Considering that I have been attending the New Music Festival in Victoriaville every year since 1988, this, the 33rd edition seemed somehow different. Ever since the unfortunate election of our fake president, there has been an ongoing vibe of denial: fear, frustration, confusion, anger and a disorienting feeling that we are living in a nightmare that will not end anytime soon. There are too many folks staring at their phones, computers and TV screens, trying to make some sense out of the incomprehensible.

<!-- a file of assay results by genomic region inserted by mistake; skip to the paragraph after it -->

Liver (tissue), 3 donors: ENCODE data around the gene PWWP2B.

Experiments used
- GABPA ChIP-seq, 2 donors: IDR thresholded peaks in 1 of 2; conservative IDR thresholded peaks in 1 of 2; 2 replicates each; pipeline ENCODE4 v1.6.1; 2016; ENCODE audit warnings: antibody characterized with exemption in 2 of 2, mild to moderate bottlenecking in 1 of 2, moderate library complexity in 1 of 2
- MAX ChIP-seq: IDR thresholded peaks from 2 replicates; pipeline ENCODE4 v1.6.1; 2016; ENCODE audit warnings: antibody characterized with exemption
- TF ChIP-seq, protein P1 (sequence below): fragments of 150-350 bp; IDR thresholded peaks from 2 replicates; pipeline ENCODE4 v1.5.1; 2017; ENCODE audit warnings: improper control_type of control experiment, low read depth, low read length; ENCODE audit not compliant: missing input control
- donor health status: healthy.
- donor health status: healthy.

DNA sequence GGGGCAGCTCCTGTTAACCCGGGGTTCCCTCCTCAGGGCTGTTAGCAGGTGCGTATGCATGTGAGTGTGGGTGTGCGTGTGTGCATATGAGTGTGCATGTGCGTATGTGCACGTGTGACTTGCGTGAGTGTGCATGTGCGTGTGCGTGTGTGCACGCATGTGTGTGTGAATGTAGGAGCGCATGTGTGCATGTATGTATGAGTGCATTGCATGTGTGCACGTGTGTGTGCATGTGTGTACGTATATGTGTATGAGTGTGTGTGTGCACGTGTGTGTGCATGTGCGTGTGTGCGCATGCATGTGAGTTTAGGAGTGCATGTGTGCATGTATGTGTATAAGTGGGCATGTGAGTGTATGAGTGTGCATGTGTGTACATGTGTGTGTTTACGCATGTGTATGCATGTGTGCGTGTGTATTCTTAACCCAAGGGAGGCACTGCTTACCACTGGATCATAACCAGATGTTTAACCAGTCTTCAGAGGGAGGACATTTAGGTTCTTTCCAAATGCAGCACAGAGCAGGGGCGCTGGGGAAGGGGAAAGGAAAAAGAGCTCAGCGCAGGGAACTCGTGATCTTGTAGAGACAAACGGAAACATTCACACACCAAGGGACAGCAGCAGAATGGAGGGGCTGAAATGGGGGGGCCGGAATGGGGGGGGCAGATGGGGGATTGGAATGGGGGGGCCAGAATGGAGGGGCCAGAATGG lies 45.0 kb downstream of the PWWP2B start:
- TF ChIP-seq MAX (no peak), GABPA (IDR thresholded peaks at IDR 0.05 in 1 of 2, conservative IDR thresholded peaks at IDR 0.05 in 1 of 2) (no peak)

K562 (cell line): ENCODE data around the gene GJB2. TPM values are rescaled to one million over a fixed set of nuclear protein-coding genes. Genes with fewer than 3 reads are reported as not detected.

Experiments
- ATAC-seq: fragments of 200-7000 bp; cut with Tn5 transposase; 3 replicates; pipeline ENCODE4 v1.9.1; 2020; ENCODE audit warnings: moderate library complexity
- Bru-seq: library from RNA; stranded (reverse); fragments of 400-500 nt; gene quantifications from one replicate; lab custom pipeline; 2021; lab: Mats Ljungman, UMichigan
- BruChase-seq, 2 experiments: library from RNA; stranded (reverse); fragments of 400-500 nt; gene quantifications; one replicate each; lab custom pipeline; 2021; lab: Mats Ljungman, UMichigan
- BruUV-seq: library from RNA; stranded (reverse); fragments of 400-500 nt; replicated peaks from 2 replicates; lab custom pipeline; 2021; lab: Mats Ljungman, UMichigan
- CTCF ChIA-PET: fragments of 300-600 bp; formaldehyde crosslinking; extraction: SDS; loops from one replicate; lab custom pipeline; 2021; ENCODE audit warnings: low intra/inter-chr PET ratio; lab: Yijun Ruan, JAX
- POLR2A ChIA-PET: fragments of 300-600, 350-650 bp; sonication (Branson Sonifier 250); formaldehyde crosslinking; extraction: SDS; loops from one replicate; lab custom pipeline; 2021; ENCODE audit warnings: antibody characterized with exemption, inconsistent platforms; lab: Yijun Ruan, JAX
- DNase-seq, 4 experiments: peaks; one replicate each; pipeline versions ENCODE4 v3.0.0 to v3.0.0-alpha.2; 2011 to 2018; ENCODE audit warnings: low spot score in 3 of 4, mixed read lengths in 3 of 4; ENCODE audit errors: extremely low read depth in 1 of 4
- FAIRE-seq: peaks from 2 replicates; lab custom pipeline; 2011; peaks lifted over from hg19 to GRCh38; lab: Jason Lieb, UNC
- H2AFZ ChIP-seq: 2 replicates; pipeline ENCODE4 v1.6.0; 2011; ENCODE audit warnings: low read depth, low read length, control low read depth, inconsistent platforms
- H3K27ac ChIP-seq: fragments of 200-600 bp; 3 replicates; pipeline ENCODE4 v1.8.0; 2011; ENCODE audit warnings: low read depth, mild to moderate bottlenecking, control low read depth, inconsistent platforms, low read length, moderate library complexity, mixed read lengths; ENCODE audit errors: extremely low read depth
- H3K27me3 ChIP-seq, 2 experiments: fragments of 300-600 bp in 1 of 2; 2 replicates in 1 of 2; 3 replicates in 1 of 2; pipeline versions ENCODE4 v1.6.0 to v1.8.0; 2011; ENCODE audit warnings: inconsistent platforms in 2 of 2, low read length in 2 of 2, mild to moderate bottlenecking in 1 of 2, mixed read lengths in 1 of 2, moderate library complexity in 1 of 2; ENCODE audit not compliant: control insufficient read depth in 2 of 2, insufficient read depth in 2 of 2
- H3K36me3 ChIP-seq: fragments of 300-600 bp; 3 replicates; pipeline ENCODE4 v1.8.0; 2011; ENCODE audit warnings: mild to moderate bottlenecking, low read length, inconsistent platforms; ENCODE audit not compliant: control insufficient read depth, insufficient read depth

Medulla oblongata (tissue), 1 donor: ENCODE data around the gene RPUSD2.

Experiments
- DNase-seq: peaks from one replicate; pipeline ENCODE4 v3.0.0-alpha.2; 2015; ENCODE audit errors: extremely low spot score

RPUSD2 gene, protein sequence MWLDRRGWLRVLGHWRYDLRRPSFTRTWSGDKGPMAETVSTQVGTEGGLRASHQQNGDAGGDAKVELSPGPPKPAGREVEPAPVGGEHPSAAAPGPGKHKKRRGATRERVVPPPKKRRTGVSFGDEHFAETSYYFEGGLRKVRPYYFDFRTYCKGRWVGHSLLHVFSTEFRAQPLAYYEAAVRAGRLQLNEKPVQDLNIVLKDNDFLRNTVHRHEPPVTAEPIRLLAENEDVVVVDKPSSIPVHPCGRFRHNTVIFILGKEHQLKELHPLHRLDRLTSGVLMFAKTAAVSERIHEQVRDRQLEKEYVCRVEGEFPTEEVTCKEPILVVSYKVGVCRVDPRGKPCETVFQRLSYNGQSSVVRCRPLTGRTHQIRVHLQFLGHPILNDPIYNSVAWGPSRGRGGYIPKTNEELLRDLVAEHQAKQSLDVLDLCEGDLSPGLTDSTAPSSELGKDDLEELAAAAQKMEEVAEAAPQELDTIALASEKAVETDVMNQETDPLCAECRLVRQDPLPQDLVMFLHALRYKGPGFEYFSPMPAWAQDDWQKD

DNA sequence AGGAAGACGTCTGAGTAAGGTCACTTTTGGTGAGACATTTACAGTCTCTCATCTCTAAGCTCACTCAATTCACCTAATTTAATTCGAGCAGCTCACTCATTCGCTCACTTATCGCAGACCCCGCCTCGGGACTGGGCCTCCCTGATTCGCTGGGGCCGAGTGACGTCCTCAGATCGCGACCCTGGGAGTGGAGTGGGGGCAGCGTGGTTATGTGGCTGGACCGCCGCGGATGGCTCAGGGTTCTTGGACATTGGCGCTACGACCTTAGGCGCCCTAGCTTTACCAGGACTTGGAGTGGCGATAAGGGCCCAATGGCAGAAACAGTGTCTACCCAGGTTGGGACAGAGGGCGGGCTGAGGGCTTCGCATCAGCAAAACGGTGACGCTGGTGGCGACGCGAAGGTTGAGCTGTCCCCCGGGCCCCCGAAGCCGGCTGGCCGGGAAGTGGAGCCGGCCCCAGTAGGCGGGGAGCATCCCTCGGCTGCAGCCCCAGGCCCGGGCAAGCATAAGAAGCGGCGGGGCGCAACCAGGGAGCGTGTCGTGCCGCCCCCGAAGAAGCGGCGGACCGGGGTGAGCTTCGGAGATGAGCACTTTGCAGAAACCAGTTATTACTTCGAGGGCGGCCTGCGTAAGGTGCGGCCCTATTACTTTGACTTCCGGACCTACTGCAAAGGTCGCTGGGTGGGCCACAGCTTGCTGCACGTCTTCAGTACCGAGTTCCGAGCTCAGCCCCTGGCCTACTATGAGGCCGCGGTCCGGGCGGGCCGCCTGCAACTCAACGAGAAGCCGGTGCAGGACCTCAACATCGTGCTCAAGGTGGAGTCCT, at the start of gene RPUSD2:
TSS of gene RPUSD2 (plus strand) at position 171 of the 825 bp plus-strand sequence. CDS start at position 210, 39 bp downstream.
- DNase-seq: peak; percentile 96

I always look forward to the Victo Fest since it is a vacation from daily life and its ongoing anxieties, but this year those feelings pervaded some of the music and discussions in between the concerts. As has become our ritual, we (Jason Roth, Bob Nirkind & myself) , drove up on Wednesday, May 17th in our rented minivan. We stopped in Albany for a nice seafood brunch and then a long trek up to Montreal. We always head to L’Oblique, a old record store on Rivard run by my old friend Luc. Luc’s store is in an institution (like DMG) which has been around for more than 30 years, longer then my store. We hooked up with our friends Don White (from Texas) and Charles & Cathy (Charles works at Academy Records in NYC). We all had a lovely dinner at La Casa Rosa and then headed up Victoriaville, a small town 2 hours from Montreal, arriving around 2am.